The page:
Wednesday, January 15, 2014

Women share wisdom

Have you heard of The Third Metric women's conferences? Arianna Huffington, editor-in-chief of the Huffington Post Media Group, and Mika Brzezinski of MSNBC's "Morning Joe" program co-hosted the first such conference last summer and are continuing that work with three events this spring. The two women (and a long lineup of speakers) are interested in defining success in a new way. So far the two metrics to measure success have been money and power. These two women have opened a conversation to seek a third metric.

Brzezinski and Huffington are particularly interested in changing workplaces because they see the current work-till-you-drop-then-get-out-of-the-way working environments killing people. Not only is this work culture not working for women, it's not working for men either. These women seek a definition of success "that includes well-being, wisdom, wonder, empathy, and the ability to give back."

So many good quotes emerged from presenters at the first conference. One I especially liked was from Glamour editor-in-chief Cindi Leive and refers to the pressure we women put on ourselves and that's been put on us as well: "I hate the phrase 'having it all'—no one has it all, and trying to is the surest way to make yourself feel like a failure. I try to think of it as 'having what matters.' What matters to me right now are my family and my work."

And Cisco CTO Padmasree Warrior said: "The important thing to remember is it's not about balance; it's about integration ... really focus on making sure you're integrating all four aspects of your work, your family, your community and yourself. And it's not about trying to spend equal amounts of time on everything you do each day on each of these things, but making sure you're paying attention to all the things that make it up as a whole human being."

I don't know about you, but I intend to follow this conversation. I think these women are on the right track. And the more we share our questions and our wisdom, the more transformation we can bring about.


  1. While I appreciate the general thrust of the post and of the discussion that it refers to, I respectfully disagree with Ms. Leive. I wonder if it would be more productive to consider that we all "have it all." If you're able to read this blog post, understand the concepts of "balance of life," and how we REALLY should be thinking about integration and not balance, you probably already "have it all." You know how to read. You can do arithmetic and could probably learn higher-level mathematics if you put your mind to it. You're aware of things like "life coaching." You have access to a computer or smart phone and the ability to use it to read blogs and posts like this. You have enough food, clothing, shelter and whatnot to spare a few minutes to read and ponder a train of thought like this one.

    More significantly, you have 24 hours every day to use as you want. Locked in? Burdened by a job and family and a calendar that routinely shows you double and triple scheduled too many times in a week? Or a day? Uh... excuse me, but if we're talking about having it ALL, doesn't that include all the shitty stuff too? Or do we really mean "I want it all, EXCEPT for the parts that I don't want?"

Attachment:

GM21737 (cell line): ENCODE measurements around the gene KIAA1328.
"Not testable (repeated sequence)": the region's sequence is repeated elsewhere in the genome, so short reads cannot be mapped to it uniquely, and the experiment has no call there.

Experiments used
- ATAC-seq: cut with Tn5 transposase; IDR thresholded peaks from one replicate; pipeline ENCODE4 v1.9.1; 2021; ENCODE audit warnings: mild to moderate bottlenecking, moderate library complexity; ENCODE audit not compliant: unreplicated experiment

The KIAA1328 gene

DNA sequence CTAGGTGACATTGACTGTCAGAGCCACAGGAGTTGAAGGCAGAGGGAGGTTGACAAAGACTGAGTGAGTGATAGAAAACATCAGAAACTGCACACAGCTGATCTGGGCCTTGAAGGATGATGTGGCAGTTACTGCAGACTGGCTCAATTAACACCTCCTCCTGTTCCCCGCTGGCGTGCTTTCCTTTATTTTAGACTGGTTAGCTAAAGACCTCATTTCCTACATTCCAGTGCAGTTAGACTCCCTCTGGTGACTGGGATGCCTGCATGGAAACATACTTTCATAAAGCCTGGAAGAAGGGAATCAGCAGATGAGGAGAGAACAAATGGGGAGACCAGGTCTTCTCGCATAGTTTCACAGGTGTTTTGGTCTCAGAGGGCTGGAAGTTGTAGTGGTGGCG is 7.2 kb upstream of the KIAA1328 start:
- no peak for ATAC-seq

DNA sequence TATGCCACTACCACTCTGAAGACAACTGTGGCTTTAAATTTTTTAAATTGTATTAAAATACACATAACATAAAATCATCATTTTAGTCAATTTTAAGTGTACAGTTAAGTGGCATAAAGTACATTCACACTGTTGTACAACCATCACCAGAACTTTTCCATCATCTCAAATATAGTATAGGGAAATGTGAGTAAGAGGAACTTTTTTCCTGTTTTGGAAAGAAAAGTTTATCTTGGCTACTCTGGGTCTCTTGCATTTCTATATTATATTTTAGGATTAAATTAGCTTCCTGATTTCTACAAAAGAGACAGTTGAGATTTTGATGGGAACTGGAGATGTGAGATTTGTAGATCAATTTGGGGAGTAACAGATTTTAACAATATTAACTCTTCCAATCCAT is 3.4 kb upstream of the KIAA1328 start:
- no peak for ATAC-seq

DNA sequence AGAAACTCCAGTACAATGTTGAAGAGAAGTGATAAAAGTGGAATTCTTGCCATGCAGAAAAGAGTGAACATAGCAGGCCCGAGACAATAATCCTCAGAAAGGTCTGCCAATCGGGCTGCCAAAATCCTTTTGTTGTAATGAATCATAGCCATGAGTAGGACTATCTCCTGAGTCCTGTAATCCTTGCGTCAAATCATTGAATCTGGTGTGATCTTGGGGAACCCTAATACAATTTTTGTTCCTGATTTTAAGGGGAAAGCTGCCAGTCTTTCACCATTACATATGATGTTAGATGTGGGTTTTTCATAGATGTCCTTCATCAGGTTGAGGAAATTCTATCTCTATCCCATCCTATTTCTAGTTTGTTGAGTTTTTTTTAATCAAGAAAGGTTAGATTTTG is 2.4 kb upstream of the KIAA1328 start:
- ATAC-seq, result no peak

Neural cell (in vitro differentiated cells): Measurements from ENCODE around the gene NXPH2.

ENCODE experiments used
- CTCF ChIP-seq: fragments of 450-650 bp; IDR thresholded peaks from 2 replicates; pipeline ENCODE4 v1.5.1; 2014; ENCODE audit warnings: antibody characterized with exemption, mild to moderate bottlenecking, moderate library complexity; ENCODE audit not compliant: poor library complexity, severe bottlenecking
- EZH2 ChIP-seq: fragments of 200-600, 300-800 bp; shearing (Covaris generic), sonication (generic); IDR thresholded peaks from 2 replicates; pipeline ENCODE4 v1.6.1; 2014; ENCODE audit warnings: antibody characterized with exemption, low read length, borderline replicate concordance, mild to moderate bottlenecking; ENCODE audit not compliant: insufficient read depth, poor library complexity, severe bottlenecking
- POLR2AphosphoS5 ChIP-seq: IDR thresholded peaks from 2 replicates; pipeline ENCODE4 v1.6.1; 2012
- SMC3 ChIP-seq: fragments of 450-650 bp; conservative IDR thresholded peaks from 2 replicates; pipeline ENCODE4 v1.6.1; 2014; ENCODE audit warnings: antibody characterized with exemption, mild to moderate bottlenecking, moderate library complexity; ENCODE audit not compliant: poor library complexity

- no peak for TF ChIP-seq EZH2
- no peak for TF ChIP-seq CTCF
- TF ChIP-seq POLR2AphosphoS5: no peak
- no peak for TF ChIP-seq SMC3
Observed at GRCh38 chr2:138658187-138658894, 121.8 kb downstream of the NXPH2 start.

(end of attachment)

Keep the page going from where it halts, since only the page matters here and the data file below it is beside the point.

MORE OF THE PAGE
We're hard wired for struggle, which is good because in my experience that’s pretty much all that life is. Are we struggling for or toward something that's worthwhile to us or just what someone told us we should pursue? Too much of my life has been spent in pursuit of the latter. And as I approach my 60th birthday and the expectation of embarking on the seventh decade of my life later this year, I've been reflecting on that a bit lately.

    Maybe I'll make some changes in my life. If I do, I'll probably piss someone off. I'll probably hurt someone that I didn't intend and don't want to hurt. I'll probably make mistakes and have a messes to try to put right somehow. I LOVE that. I’ve been given 60 effing years to participate in this grand, cruel, beautiful, absurd phenomenon called life. I get 24 hours every day to worry, and struggle and prod and encourage and learn and forget and hurt and flail and seethe and cry and laugh and… you get the point. And the absolute coolest part of this... I HAVE THE SAME AMOUNT AS EVERYONE ELSE ON THE PLANET!!!!. Neither Bill Gates for all his money, nor Ted Cruz for all his cynicism, nor any TV preacher for all their self-righteousness, nor the smartest person you know for all their intellect... not one other person has one second more to use today than I do.

    Twenty-four hours every day. Until the day I don’t. Maybe I should stop and go figure out the most constructive, satisfying things I could do with the time that’s left today. Thank you for the post that helped me think about what I really do have! Best wishes to everyone!

  2. Thank you for adding your perspective to the mix. I suspect you and Ms. Leive mean something different by the term "having it all" (I think she's feeling the pressure of that defined as "doing it all" as a woman). She may not argue your point about accepting the bad with the good. Surely that is part of life. I surely hear you. I think your point is well taken, and a question we might all ask ourselves in relation to your point about having food, clothing, etc., is: How much is enough? We definitely have so, so much in our country and culture. And we do each have the same number of hours in a day. Many of us even have a choice as to how we spend it, though I suspect people in poverty don't see much choice in their lives. Thanks so much for adding to the conversation and giving us food for thought.

    I've always wanted this blog to be a conversation. So I appreciate you for expressing your thoughts.